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  1. #1
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    Default Public housing tenants may be forced to share homes with strangers

    I can see where their coming from, but i can't see how they can ever make it work.

    Would you be prepared to share your home with strangers?

    This is the fate facing thousands of public housing tenants, who received letters from the State Government on Monday warning them that public housing is in crisis.Slacks Creek couple Phyllis and Michael Martin, 78 and 69 years old, are "shocked and angry" after being told they may be forced to move from, or share their home of 35 years with strangers.``We just couldn't believe it, we both suffer from medical conditions and we raised our family here, we can't have strangers in the house and we certainly will not move, it's all very upsetting,''

    n the letter dated June 12, which arrived at the Martin's home on Monday, State Housing Minister Bruce Flegg stated that more than 8700 public housing homes had two or more unused bedrooms.
    ``Such under-utilisation cannot be allowed to continue,’’ he wrote.
    Solutions include moving tenants of underoccupied dwellings to smaller properties, sharing their houses or making them pay a higher rent to stay put.
    ``We only have a small three bedroom house,' Mrs Martin said.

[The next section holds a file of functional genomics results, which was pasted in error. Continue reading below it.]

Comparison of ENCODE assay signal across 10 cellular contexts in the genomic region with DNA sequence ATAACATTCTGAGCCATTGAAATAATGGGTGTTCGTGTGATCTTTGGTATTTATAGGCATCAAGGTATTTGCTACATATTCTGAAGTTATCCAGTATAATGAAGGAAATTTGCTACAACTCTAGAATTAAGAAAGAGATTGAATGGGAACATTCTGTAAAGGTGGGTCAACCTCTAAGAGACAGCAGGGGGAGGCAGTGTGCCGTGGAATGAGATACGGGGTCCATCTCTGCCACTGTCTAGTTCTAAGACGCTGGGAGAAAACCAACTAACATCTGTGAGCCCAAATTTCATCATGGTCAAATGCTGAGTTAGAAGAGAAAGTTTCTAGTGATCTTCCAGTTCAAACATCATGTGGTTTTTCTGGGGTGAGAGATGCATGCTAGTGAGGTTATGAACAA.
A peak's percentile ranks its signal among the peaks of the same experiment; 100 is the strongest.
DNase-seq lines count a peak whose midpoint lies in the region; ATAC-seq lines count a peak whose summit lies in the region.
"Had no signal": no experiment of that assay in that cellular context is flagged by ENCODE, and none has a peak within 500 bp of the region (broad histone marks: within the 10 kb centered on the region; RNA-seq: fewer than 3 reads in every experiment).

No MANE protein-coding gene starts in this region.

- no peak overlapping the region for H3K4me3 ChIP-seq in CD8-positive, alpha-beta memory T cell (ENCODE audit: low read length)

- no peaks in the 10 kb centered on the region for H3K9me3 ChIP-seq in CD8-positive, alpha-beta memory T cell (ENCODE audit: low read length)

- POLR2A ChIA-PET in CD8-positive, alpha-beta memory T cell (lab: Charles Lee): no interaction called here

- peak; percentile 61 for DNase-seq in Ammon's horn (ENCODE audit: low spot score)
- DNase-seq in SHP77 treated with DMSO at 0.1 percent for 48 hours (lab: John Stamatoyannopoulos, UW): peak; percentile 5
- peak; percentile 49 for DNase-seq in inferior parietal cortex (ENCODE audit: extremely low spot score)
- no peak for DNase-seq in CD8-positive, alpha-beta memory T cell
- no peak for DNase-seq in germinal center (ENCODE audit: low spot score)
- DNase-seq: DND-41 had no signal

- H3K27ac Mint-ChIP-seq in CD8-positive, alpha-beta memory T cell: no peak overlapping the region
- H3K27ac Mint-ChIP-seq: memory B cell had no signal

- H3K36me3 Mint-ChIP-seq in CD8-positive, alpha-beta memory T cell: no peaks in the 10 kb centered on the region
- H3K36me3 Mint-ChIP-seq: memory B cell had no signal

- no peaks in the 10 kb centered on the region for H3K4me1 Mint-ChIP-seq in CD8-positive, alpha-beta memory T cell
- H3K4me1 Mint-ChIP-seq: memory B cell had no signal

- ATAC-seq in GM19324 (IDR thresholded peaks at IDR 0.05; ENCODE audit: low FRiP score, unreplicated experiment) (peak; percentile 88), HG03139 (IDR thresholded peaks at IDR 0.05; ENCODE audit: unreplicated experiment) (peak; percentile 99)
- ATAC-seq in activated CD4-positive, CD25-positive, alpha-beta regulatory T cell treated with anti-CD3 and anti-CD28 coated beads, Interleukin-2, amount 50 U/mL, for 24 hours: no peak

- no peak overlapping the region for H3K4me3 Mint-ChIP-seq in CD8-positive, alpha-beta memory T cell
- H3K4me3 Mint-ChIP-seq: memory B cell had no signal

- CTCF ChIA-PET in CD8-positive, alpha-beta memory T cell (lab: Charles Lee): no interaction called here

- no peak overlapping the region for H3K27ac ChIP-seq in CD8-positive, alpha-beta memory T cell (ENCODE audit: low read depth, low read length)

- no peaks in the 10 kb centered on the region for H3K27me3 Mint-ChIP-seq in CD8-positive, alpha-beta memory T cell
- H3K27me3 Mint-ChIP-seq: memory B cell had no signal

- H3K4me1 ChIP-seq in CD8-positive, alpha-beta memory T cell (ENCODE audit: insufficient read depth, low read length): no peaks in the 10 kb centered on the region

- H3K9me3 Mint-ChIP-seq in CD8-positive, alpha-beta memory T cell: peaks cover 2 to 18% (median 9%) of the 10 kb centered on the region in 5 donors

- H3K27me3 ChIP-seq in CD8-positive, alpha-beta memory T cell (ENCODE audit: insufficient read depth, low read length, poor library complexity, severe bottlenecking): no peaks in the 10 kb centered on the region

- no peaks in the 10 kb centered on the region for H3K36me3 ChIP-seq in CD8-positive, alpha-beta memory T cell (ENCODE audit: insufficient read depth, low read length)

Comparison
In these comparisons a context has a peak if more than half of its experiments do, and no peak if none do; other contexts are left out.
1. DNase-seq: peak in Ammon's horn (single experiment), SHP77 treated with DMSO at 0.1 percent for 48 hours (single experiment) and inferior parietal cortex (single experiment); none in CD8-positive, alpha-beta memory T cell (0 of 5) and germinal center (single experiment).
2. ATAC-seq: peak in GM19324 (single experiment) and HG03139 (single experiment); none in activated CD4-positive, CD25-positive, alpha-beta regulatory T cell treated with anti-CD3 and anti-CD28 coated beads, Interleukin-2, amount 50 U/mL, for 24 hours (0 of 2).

``We use two of the bedroom already, my husband has Crohnes Disease and uses a colostomy bag and I have a heart condition. I don't know where any extras would go.
    ``The rent takes up nearly half our combined pension income as it is, we barely get by, so we can't afford to pay any more to stay.
    ``We also have a dog so moving to a unit is just not possible for us.
    ``My husband is very angry, I am just upset.''
    The letter requests that feedback on the proposed options be sent to the department by June 30, and also offers an amnesty for anyone who has unregistered occupants in their house.
    If these extra people are declared by July 27, they will be counted among the residents there, but if not declared they will not be counted and the house will be treated as underoccupied.
    They may also be required to back pay rent if they are discovered living there.
    Mr Flegg said he would adopt a ``compassionate view'' as underoccupancy reviews were undertaken.
    ``It makes no sense for a single person to live in a two or three bedroom house that would be more suitable for a single parent with a child or a family of four,'' he said.
    ``It's important for tenants to understand that they aren't going to be left without a home as a result of this process.
    ``I understand these are sensitive issues and we are committed to working with tenants to make any necessary changes as easy as possible''.

    Read the letter in full that was sent to public housing tenants, and the accompanying feedback form. http://www.couriermail.com.au/questn...-1226401261308

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    I got that letter. Even though i do have someone living with me and is in the tenant list, come august we will have a spare bedroom again. I would love love love to downsize to a 2 bed unit but have continueously been told to do that could be a 10+ year wait just to downsize.

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  3. #3
    Bonkers is offline wishes she was a glow worm. A glow worm's never glum, 'cos how can you be grumpy when the sun shines out of your bum?
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    when i was single, looking after my 2 kids full time so i didnt work, i wasnt even entitled to housing, the hole thing is bull.